Section: News

McNair’s talk draws crowd

McNair’s talk draws crowd

by Kristen Huffman

by Regan Hewitt

Associate Professor of History Glenn McNair’s academic research focuses on crime and criminal justice, but he hasn’t just studied the subject — he’s lived it.

“I’ve spent a dozen years in law enforcement, and four of those years as a police officer on the street,” McNair said. In addition, McNair pointed out that he’s an African-American man and has had what he describes as “weird experiences with police officers, like getting pulled over at gunpoint.”

McNair gave a talk entitled “Why Police Shoot Black People: A Police Officer’s Perspective” on Monday, Feb. 23. His talk showcased both the perspective of a former police officer and that of an African-American citizen. “I have a unique background that will allow me to give a perspective that I haven’t really heard or seen in the media anywhere since [the events of Ferguson] happened,” McNair said, in an interview  with the Collegian prior to the talk.

Speaking without notes to a nearly full Community Foundation Theater in the Gund Gallery, McNair divided his presentation into two parts. First, he focused on the use of violence against African-Americans, as well as police officers’ perceptions of themselves and police culture.

Police officers work within a job McNair described as “isolated” and “authoritarian,” which can sometimes translate to a similarly aggressive lifestyle. McNair also noted that policing in America is inherently racist — based on separation of neighborhoods — and increasingly militarized.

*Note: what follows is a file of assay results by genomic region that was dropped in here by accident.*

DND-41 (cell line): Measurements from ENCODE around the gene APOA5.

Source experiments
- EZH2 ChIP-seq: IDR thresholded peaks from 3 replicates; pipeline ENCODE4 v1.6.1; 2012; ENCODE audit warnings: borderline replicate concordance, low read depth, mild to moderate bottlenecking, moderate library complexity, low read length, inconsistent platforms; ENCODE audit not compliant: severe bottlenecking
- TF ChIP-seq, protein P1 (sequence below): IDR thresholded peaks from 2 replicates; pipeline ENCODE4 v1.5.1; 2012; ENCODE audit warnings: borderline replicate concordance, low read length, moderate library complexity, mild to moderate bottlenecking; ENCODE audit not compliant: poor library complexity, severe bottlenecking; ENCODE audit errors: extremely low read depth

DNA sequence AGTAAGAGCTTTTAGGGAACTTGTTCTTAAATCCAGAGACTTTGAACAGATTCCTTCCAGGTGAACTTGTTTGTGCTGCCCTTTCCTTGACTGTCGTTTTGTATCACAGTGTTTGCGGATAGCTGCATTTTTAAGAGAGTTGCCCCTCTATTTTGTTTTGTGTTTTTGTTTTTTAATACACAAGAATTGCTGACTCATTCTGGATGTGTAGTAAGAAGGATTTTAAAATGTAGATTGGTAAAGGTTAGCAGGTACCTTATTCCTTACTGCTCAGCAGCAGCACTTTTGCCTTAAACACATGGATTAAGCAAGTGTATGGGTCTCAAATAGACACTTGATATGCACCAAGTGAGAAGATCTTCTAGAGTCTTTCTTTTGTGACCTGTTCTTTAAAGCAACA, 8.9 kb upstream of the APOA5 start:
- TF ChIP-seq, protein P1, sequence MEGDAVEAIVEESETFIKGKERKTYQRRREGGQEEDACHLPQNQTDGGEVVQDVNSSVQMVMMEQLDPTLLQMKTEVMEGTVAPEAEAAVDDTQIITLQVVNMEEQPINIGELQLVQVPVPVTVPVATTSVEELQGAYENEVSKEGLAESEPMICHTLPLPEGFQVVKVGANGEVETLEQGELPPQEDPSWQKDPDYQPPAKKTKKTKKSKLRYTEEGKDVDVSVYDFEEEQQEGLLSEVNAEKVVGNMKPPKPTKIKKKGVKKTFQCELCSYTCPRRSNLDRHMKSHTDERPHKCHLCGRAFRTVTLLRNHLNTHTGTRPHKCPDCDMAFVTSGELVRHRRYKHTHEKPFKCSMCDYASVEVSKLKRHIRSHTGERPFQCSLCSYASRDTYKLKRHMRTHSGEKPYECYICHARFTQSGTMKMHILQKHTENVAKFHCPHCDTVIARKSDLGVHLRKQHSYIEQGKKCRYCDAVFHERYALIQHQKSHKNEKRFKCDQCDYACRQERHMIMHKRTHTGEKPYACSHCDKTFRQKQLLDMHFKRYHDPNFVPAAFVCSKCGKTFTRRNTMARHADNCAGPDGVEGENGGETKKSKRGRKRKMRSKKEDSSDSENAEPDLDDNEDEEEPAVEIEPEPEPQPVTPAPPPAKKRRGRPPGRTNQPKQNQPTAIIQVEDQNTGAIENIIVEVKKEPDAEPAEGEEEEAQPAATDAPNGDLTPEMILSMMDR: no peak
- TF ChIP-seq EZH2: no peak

However, he emphasized that police officers often do not perceive themselves as black or white, but rather as “blue,” and strive to stick together, which is why public criticism of police departments or officers by other officers rarely occurs. “Their [work] culture is heightened because it’s a life-and-death situation,” McNair said. 

He also went over the Homeland Security policy on use of deadly force — which he indicated was often, but not always,  the general police guidelines — for his audience to gain an understanding of what went wrong and what went right in the various violent events that McNair showcased.

The second portion featured seven video clips, which McNair played once without his commentary and then a second time, during which he paused the videos and added commentary to explain the situation from both the policeman’s point of view as well as those of the citizens’ in the clips. These video clips included well-known incidents, such as those resulting in the deaths of Eric Garner and Tamir Rice.

McNair said, “I want to explain what went wrong with [these incidents] just from the perspective of a police tactical response. Race has a lot to do with it, but it’s also responding to situations in way that reflects poor training … or reckless attitude.” In many of the videos, McNair pointed out that instead of “de-escalating the situation,” which is what police officers are trained to do, these policemen heightened the sense of fear and panic.

During the interview, McNair said he wanted the talk not only to interest Kenyon students, but also to encourage a continued discussion about issues related to race and law enforcement. “My impression is that young people are far more outraged about this,” he said. “I felt like the stories petered off after December. … Young people are more willing to question authority … and I want to engage that.”


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